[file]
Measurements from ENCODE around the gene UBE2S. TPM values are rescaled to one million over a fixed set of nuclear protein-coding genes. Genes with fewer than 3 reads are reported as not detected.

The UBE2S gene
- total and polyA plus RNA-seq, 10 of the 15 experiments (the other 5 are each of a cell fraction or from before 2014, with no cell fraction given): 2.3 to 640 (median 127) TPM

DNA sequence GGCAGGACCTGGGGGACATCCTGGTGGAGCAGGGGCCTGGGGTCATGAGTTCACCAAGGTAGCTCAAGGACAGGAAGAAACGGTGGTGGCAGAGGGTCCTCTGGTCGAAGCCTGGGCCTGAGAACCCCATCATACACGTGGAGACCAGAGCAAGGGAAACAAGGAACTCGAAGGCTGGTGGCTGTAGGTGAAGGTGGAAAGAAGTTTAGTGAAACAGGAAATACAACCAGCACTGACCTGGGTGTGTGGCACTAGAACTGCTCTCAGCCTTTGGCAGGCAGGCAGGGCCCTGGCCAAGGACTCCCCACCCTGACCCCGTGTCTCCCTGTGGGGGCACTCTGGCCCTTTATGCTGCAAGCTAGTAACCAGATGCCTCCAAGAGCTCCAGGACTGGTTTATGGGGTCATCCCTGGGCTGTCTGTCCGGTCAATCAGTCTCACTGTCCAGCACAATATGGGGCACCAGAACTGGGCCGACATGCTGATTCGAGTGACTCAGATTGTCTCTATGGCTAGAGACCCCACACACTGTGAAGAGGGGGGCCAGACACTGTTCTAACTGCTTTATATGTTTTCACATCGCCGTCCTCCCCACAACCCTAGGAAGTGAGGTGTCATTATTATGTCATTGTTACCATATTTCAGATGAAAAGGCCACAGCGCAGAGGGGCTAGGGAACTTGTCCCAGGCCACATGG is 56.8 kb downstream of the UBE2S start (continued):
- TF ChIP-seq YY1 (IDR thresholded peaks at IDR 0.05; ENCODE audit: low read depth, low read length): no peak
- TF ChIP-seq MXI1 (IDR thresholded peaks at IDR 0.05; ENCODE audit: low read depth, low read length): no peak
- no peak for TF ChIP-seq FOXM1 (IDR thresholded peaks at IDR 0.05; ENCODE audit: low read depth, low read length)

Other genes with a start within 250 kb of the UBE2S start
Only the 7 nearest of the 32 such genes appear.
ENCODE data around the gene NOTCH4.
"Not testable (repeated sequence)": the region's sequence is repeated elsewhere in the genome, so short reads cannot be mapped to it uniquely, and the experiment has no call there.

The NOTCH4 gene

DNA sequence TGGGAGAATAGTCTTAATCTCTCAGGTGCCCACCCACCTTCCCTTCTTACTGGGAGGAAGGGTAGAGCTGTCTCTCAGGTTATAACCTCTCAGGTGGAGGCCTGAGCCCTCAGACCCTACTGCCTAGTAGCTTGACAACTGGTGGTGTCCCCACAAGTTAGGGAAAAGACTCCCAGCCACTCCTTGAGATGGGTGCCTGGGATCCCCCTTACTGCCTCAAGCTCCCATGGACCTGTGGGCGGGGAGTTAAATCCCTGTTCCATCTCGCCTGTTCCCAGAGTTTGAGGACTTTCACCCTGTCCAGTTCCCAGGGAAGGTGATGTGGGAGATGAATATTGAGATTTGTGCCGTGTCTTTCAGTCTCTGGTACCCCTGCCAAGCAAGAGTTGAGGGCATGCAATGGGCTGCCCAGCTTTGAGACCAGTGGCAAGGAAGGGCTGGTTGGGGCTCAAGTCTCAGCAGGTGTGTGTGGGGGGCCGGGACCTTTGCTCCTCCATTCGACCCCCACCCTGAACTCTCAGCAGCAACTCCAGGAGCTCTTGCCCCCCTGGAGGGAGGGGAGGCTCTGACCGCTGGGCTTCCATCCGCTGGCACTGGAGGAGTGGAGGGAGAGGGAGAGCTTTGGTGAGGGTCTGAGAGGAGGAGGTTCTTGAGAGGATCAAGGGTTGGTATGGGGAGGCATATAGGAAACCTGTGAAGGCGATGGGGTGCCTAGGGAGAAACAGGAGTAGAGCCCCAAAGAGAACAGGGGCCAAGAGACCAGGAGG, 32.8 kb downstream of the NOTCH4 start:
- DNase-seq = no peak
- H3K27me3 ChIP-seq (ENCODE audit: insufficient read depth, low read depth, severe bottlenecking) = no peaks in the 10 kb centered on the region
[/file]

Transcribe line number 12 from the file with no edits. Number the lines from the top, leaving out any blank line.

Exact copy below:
The NOTCH4 gene